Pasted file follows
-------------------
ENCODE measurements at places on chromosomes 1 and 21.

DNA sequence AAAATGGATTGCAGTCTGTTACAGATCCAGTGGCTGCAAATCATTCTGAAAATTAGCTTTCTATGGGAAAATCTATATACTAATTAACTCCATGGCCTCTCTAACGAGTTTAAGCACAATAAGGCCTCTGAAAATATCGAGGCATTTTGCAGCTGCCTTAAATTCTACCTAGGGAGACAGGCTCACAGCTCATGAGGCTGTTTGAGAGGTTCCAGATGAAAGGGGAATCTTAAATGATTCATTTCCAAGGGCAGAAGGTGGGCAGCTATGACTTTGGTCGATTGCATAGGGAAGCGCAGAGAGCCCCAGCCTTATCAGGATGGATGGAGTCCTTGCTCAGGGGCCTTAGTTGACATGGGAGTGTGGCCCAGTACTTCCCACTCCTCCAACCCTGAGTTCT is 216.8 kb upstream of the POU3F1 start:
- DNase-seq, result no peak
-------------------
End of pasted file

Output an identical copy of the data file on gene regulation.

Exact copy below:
ENCODE measurements at places on chromosomes 1 and 21.

DNA sequence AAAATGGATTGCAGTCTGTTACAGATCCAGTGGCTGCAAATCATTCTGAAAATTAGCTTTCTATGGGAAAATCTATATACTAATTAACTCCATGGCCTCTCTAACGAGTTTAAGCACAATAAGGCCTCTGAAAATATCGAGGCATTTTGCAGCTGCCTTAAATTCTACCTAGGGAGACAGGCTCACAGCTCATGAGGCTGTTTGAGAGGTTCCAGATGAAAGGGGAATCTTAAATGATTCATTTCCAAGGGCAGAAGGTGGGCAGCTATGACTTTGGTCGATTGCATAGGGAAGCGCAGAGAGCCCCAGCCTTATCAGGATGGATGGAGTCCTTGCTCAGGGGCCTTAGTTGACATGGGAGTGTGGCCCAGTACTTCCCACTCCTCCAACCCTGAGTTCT is 216.8 kb upstream of the POU3F1 start:
- DNase-seq, result no peak